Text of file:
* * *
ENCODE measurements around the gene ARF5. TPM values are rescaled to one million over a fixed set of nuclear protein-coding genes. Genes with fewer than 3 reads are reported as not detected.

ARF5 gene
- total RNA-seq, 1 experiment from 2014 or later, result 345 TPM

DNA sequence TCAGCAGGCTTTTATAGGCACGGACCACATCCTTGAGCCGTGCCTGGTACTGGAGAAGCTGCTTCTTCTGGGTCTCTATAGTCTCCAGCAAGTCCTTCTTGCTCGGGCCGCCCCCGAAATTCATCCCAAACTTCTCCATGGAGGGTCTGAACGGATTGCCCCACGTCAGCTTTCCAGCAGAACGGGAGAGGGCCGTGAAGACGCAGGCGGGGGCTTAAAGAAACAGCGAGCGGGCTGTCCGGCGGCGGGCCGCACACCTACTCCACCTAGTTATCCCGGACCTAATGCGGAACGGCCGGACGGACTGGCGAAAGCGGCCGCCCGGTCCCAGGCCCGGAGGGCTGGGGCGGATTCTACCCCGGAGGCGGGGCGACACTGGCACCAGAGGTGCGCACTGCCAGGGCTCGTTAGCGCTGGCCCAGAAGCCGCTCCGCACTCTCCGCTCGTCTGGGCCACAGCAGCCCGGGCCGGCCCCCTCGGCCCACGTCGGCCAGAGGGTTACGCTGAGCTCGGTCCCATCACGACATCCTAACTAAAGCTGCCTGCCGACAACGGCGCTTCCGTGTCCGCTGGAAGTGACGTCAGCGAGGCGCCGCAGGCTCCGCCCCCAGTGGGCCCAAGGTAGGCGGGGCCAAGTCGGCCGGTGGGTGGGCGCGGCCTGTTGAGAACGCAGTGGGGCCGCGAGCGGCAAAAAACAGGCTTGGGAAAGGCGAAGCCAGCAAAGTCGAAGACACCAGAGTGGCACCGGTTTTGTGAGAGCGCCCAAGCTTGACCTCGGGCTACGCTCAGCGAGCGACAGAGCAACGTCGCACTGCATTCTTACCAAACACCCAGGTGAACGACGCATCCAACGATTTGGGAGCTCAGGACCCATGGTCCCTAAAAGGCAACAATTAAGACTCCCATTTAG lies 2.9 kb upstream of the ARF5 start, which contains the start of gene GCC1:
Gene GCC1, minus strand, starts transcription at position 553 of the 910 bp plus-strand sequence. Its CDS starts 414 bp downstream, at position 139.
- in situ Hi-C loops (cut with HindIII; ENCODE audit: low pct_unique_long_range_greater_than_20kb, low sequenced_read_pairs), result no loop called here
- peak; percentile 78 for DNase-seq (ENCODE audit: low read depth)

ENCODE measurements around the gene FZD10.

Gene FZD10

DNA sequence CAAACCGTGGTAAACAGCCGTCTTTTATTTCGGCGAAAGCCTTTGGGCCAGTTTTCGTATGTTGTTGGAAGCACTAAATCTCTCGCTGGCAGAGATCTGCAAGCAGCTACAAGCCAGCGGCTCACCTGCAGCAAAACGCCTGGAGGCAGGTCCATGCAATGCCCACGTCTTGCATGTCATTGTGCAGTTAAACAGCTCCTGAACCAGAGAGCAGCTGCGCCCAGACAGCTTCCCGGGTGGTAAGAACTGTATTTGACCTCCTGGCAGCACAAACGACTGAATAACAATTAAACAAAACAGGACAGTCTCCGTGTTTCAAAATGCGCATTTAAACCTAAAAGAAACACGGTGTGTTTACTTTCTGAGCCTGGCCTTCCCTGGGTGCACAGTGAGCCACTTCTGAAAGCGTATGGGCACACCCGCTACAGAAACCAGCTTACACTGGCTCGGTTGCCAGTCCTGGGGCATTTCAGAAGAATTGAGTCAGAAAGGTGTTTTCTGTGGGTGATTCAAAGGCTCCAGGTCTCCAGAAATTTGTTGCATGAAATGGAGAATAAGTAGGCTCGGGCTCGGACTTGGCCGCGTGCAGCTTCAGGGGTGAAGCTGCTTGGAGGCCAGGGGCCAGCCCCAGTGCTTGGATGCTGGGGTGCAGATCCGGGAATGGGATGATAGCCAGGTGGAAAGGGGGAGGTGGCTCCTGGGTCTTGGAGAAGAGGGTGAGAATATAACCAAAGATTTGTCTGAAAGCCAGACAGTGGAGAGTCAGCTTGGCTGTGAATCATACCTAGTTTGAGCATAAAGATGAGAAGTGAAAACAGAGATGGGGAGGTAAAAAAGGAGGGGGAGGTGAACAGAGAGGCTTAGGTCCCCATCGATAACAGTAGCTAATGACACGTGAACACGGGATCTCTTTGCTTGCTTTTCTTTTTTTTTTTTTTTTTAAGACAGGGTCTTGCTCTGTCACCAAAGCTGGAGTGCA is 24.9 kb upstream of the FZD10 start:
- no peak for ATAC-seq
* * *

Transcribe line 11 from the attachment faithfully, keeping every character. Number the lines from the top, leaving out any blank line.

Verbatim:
- no peak for ATAC-seq